My eldest son is autistic. A fairly harsh portfolio for him to have been fobbed off with, to be honest. Neurological barricades erected in the dead of night. A world without nuance, empathy, the call and follow of interaction.
It’s one of those unfortunate scenarios were the undercurrent is fashioned from a reflexive form of guilt. Guilt that his upbringing was pockmarked by the failure of his parent’s relationship. Guilt that his younger brother has his agenda unfairly skewed by the proclivities of a sibling. Guilt that my own genetic make-up is in some way culpable – the poor chap is eerily like his father. Character traits lifted wholesale. Shared around like so much open-source software.
I write this not to garner sympathy, or to satisfy some sudden and uncharacteristic urge for self-exposure; I’m sure you’ve heard that the internet is a hive of fictions, half-truths and sleights of hand – online personas cultivated by the infantry of our own personal vanities – and just because my son can’t help but take everything he comes across at face value, I wouldn’t necessarily recommend following his example. Also: this is a music blog, albeit one that neither son reads. If they did, I’m sure they would be remarking upon the needless profanity, the unnecessary density of word construction. Alas, despite best efforts, neither are Spiritualized devotees…
Kid A’s musical interests are understandably more conservative than mine; he’s currently obsessed by the power pop immediacy of Feeder, whilst I’m more a connoisseur of records recorded in West Berlin bathrooms during a foggy evening 1978. What links us both, however, are the particulars of how we approach the basic art of listening to a record. Call it a devotion to all things repeat. Not once or twice but multiple, manifold times.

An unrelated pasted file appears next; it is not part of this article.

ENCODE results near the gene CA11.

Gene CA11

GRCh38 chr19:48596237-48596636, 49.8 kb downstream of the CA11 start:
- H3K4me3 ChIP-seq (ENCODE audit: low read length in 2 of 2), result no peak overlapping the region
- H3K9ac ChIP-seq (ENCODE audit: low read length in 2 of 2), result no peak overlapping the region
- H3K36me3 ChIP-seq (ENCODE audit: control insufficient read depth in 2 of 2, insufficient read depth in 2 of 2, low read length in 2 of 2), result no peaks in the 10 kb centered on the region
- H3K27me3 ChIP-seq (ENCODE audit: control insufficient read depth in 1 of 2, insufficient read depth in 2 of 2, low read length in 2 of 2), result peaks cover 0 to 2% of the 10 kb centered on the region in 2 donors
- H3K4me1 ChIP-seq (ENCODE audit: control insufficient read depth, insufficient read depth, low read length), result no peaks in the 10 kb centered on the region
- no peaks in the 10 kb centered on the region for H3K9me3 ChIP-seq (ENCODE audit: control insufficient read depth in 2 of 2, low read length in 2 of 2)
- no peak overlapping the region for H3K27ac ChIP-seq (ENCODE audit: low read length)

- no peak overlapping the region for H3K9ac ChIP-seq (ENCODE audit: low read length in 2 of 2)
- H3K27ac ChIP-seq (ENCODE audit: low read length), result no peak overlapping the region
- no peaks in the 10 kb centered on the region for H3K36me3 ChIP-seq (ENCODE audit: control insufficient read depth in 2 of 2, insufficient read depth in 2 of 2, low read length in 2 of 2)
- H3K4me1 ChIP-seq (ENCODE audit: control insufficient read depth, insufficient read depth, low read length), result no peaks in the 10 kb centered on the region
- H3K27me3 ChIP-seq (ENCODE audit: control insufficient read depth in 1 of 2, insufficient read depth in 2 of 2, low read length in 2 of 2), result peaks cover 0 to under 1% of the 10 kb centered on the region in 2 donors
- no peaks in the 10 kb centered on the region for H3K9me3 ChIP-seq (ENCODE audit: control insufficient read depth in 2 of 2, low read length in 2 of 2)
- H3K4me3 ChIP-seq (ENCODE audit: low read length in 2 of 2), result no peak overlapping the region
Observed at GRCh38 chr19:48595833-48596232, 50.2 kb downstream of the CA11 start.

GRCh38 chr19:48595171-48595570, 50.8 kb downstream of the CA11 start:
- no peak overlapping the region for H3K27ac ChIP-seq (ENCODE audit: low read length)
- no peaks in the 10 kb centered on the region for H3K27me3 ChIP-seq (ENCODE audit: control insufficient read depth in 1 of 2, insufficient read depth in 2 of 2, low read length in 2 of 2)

It’s all to do with certain, specific tracks that don’t necessarily have too much in common with each other except for the fact they hit like a splinter of smouldering mania. It’s as if a select few records actually demand to be played on heavy repeat. Just as you hear of people who take apart circuitry – computers, cars, constructs formed from diodes and flashing LEDs – to ascertain how this something works… only to reassemble when that desperate curiosity is sated, so it is with Kid A and his father – possessing a compulsion for total audio immersion. A case of eviscerating a track, exposing the innards and the specifics of interaction between singer and percussion, bass line to how the guitar parts hang suspended. It’s music as something ritualistic, fetishistic, compulsive, but also strangely inevitable.
Don’t get me wrong – it’s not something I do with every record that flickers across my consciousness. In fact it’s very few records. But there are occasions when an hour or two in intimate embrace with that particular track is the only slice of relevance.
Label this weird behaviour if you must, but Kid A understands.
Below the words: Talk Talk’s ‘Time It’s Time’. The final item on the 1986 album The Colour Of Spring. Dense, alluring, and very much the type of track experienced in the manner indicated above. The attraction here is all to do with texture; from the opening discordant piano chord onward, there’s such a delicate sense of touch, the bass track providing the heavy lifting for Mark Hollis’ enigmatic yet strangely moving vocal, for the constantly evolving mix of percussion, accordion, guitar motifs buried deep in the mix. A track that flits between major and minor, between introspection, passion and aggression with ease.
And then there’s the utter enticement of the final 2+ minutes – tribal in construction, a simple repeated phrase played on children’s recorders that reverberates with haunting composure (plus should you listen closely, it’s at this point where the bass track flares its nostrils, as if something equine). Mark Hollis doesn’t make music any longer – at least for public consumption. This record demonstrates why he still should.
Talk Talk / Time It’s Time